It would be fair to say this entire ranch house was one big man-cave. An entertainment center with huge flat screen, Bose speakers and players for videos, DVDs and blue rays had pride of place in the living room. A smaller but no less sophisticated system sat in the bedroom. The office reflected Vince’s tech career with its multiple computers, printers and elaborate networking system. The whole house was protected by a high end alarm system. As I mentioned, there were only three pieces of art in the entire place. Bill was pretty sure the carpet was the same one that had been there when Vince moved into the newly constructed house. Venetian blinds and tan curtains covered every window. The walls were all painted white. The kitchen was stocked with pots and pans that were so shiny they were either brand-new, or had rarely been used. Frozen and microwaveable dinners shared the cupboards with jars of vitamins and medications.
Given the entertainment center, it’s not surprising that the possession that dominated the house was his DVD and video collection. It filled two closets, a credenza, a mini-bar and flowed onto the floor. I had thought I would gain some insight into his interests by seeing what sorts of things he collected, but this didn’t prove as illuminating as I’d hoped. Other than the sheer mass of it (‘I guess Vince really liked watching stuff on his big screen’), I don’t feel I learned much. The fact that the collection was dominated by TV shows (as opposed to movies) seemed noteworthy, as did the fact that police procedurals and detective shows had narrow majority, but it was so eclectic I was left feeling more perplexed than ever. Murder She Wrote, Perry Mason, Saved by the Bell and My Favorite Martian mingled indiscriminately with The Mary Tyler Moore Show, Mannix, and White Collar, just to name a few. I was oddly touched by finding two A&E shows about American light houses, mostly because I also love light houses. I wondered if that truly was a shared interest, and something we might have discussed, had we ever met. Two videos out of an enormous collection is probably slender evidence to hang a passionate interest on, but I jumped on it. Doing so showed me I wasn’t just trying to understand Vince, but connect with him. (On a side note, a heart-breaking discovery was the calendar hanging in the coat closet. It was filled with upcoming appointments, all of them for doctor visits or medical tests. The poor guy had nothing else to look forward to.)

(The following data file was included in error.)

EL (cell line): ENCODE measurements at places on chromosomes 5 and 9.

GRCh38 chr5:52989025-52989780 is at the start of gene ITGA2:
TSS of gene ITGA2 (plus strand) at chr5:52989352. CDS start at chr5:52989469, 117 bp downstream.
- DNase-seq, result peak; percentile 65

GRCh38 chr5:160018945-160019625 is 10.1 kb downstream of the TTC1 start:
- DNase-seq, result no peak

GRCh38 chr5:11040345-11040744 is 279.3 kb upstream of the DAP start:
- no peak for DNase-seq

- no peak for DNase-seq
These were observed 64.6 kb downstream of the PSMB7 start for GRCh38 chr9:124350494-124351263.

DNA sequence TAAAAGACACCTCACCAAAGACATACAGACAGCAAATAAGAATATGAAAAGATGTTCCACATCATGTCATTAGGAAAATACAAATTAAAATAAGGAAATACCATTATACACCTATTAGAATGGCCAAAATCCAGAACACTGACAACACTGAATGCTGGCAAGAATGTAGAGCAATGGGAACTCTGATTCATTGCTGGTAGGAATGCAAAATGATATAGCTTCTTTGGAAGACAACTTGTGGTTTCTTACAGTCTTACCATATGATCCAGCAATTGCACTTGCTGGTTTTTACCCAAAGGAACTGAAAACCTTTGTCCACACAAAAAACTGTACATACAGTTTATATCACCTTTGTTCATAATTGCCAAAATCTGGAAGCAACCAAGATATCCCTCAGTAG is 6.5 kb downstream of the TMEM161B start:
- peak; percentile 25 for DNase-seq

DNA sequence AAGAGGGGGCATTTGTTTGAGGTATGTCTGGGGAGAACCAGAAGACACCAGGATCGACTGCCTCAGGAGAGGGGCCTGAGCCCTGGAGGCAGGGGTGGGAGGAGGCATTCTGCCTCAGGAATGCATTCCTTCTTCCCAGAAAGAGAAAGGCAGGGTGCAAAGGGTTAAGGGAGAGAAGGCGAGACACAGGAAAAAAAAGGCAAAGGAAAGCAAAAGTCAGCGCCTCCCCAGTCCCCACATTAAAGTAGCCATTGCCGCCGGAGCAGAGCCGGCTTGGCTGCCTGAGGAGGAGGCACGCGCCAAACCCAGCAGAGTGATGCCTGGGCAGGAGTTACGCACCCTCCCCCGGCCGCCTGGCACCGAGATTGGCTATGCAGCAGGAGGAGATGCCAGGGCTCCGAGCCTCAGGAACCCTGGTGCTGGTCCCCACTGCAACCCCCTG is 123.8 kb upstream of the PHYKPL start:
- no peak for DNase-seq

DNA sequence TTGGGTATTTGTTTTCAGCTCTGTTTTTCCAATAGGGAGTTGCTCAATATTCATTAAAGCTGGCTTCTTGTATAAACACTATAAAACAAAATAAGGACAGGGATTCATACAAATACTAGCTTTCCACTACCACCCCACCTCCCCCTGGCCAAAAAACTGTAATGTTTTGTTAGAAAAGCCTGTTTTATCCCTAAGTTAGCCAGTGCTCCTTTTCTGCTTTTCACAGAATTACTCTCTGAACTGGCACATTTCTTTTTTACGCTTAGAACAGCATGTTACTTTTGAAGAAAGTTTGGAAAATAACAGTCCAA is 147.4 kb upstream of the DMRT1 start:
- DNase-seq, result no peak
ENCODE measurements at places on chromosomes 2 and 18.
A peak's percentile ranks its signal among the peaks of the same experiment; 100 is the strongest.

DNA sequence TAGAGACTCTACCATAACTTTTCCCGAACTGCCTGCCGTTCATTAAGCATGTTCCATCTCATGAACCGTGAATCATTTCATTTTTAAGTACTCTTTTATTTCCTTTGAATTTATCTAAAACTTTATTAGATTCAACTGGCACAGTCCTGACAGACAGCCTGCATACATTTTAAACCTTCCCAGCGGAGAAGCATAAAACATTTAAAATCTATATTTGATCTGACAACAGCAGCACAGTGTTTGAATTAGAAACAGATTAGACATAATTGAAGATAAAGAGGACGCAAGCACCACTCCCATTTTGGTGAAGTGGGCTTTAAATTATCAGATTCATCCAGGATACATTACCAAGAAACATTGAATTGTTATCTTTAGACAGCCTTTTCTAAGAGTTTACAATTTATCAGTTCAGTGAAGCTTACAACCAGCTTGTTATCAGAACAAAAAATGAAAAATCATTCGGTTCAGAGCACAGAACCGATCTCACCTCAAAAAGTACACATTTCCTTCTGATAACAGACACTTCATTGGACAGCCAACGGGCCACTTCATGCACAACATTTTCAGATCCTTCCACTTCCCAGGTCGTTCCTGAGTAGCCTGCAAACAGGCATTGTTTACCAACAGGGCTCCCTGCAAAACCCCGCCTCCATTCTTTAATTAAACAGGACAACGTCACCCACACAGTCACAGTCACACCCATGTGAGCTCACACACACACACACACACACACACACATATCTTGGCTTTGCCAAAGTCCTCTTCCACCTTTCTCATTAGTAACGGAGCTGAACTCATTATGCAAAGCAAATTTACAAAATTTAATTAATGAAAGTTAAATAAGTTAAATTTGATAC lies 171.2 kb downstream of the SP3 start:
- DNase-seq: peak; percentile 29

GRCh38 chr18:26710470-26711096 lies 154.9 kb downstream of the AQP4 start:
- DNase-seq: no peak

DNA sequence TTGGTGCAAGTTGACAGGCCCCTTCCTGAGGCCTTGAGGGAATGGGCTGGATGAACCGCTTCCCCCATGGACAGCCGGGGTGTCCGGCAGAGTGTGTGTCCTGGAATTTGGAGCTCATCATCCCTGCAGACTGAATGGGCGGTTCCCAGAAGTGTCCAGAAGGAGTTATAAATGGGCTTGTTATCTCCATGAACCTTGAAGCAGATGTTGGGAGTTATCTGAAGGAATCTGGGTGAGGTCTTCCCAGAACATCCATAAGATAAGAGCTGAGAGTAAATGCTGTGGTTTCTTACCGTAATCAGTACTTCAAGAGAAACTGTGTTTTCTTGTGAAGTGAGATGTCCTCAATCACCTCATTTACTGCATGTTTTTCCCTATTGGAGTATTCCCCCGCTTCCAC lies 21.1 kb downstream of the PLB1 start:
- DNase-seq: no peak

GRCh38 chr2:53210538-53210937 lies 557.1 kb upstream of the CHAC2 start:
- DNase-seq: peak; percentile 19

After we had sorted the videos, our next big hurdle was the garage. This looked like the garage of a guy who had lived in a man-cave for over thirty years. There were the usual suspects: lawn mower, snow blower, saws, rakes, shovels, spades, ladders. There were also a certain amount of redundancies; there was not just one lawn mower, but three, one of them possibly older than me that had not been usable for at least ten years. Scattered willy-nilly throughout the space were bags of painting supplies, most of them unused, and more screwdrivers than any single person could possibly need. My theory is he periodically decided he was going to paint the house, went out and bought supplies, never got around to it, then the next time he got the urge to paint again, he forgot he already had what he needed. As for the screwdrivers, maybe they became like pens; he could never find one when he needed it, so he’d just buy a new one. (After I took in their ubiquity, I started finding them in almost every drawer in the house as well.)